deep summer sky. To the right strutted forth the bold promontory of Antony's nose, with a solitary eagle wheeling about it; while beyond, mountain succeeded to mountain, until they seemed to lock their arms together, and confine this mighty river in their embraces. In the midst of his admiration, Dolph remarked a pile of bright snowy clouds peering above the western heights. It was succeeded by another and another, each seemingly pushing onward its predecessor, and towering with dazzling brilliancy in the deep blue atmosphere; and now muttering peals of thunder were faintly heard rolling behind the mountains. The river, hitherto still and glassy, reflecting pictures of the sky and land, now showed a dark ripple at a distance, as the breeze came creeping up it. The fish-hawks wheeled and screamed, and sought their nests on the high dry trees; the crows flew clamorously to the crevices of the rocks, and all nature seemed conscious of the approaching thunder gust. The clouds now rolled in volumes over the mounta
Surprisingly readable gentlemen's magazine from 1844. Articles include a great humor piece about the new wave of so-called country squires and a long story about a practical joke-playing jerk. Nice to know that we aren't the only generation getting punked. Each piece in the magazine is followed by a generally overblown poem. There is an editorial on the rights of women supposedly written by "a lady who, with a few others of her gentle sex, sat out the reading of the lecture upon the 'Rights of Women' by Mr. John Neal, at the Broadway Tabernacle last winter, and which was so heartily laughed at by the press and the town for a day or two after."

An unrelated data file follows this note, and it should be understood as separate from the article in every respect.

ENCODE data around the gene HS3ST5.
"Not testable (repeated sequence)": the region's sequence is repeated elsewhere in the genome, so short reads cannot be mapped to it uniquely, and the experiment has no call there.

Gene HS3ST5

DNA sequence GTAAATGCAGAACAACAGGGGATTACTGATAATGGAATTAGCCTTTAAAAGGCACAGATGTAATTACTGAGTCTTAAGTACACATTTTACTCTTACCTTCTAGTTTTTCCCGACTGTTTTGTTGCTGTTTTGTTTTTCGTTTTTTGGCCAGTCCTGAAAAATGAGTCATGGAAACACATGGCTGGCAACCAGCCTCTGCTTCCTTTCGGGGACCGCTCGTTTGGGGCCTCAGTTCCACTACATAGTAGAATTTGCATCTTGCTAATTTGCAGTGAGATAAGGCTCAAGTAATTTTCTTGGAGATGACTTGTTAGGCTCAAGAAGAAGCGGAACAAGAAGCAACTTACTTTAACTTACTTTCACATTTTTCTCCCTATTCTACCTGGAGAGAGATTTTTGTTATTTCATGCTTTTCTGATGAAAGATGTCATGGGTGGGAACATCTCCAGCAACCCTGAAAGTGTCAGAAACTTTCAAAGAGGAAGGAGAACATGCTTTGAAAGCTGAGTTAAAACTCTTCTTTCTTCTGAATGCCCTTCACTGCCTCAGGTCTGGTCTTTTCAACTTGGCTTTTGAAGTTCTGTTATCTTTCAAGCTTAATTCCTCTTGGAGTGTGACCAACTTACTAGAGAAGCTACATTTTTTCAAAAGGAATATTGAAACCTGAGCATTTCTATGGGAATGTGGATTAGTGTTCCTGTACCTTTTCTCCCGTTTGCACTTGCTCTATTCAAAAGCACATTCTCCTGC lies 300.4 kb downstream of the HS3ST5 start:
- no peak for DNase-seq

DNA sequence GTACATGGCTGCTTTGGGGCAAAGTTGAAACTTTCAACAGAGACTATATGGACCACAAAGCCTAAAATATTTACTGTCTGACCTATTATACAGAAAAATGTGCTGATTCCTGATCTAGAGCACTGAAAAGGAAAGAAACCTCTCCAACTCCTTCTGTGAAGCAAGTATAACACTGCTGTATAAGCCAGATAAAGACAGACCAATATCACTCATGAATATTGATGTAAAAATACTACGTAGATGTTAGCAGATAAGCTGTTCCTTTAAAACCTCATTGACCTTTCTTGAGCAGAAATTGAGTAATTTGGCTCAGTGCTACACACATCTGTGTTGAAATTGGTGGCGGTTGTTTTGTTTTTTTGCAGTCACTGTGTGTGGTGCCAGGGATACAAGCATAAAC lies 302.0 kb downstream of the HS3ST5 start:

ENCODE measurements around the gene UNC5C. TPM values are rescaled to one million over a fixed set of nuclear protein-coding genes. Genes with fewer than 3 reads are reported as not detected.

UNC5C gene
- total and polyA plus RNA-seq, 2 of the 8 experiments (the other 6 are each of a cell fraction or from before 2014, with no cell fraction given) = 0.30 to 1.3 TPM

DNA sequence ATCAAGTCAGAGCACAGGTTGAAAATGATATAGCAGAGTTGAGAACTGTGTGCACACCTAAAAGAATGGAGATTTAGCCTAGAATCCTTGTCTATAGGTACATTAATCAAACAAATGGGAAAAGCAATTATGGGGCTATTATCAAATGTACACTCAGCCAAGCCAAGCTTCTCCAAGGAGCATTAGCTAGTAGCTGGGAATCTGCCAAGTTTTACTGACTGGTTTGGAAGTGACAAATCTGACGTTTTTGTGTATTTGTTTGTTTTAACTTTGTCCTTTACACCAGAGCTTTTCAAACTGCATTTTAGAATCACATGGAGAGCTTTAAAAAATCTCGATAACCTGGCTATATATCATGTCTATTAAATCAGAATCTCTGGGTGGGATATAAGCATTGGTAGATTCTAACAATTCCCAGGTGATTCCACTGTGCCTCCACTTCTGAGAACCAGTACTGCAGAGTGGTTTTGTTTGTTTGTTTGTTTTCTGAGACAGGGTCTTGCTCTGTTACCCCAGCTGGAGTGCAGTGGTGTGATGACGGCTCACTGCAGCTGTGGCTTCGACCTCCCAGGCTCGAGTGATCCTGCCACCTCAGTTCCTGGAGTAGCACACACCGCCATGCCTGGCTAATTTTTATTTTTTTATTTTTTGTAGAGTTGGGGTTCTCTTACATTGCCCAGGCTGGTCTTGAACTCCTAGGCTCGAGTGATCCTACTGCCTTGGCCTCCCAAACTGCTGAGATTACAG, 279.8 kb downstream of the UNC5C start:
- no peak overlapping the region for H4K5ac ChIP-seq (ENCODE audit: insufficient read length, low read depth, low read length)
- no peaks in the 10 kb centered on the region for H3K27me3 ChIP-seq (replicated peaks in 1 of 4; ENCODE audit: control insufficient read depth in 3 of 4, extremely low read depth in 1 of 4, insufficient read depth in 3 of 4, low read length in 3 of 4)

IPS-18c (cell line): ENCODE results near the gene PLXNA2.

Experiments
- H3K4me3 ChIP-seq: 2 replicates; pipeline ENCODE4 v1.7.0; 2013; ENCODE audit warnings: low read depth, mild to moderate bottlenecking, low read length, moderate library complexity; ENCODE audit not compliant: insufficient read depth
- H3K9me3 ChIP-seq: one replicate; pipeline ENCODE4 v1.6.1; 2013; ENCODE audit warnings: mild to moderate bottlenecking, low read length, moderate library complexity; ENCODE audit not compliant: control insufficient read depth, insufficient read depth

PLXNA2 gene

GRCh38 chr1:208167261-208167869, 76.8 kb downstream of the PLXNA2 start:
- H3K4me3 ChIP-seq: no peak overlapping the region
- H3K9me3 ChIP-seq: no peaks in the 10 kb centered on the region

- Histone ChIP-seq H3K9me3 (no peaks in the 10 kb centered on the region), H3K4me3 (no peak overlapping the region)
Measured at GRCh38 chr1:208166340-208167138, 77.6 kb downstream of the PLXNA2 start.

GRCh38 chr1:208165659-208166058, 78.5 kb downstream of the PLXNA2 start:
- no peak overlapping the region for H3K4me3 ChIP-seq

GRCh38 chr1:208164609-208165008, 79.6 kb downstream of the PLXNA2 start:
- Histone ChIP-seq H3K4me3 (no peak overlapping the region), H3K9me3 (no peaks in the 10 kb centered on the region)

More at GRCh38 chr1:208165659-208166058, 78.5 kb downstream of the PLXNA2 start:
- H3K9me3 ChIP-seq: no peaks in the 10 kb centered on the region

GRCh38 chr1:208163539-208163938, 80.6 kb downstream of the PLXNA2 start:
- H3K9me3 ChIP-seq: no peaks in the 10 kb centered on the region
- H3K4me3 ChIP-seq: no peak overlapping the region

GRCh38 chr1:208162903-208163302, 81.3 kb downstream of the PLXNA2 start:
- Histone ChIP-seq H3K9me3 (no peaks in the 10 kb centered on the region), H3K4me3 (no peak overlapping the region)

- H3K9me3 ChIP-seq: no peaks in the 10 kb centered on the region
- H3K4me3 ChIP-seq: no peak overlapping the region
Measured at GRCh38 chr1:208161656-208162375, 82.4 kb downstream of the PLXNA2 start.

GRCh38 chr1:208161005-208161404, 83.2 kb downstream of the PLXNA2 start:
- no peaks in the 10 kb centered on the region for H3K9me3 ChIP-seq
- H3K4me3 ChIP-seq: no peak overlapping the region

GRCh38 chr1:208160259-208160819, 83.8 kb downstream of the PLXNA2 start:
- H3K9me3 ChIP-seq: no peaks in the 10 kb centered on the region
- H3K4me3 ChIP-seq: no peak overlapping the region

There are also several book reviews and two very interesting Letters To The Editor continuing a discussion of an article, "Mind and Instinct", from two previous issues about animal intelligence and the proposal by the writer that one should "abstain entirely from animal food". Modern readers will be surprised, I think, at what side the writers are overwhelmingly on when it comes to the question of whether animals are intelligent or not.
The only issues with this particular ebook is that it's difficult to tell where pieces begin and end, and almost no piece has a department heading above it to tell you whether it's a fictional story or a true article. Given the magazine's casual, gossipy tone, I would take the entire contents with a grain of salt.
I've quite enjoyed reading this and it's often surprised me to read what people were thinking about and dealing with in everyday life in 1844. Very illuminating. The language is fairly easy although some writers use what to modern ears will seem like twisted and tortured sentence structure. Very much worth a download!
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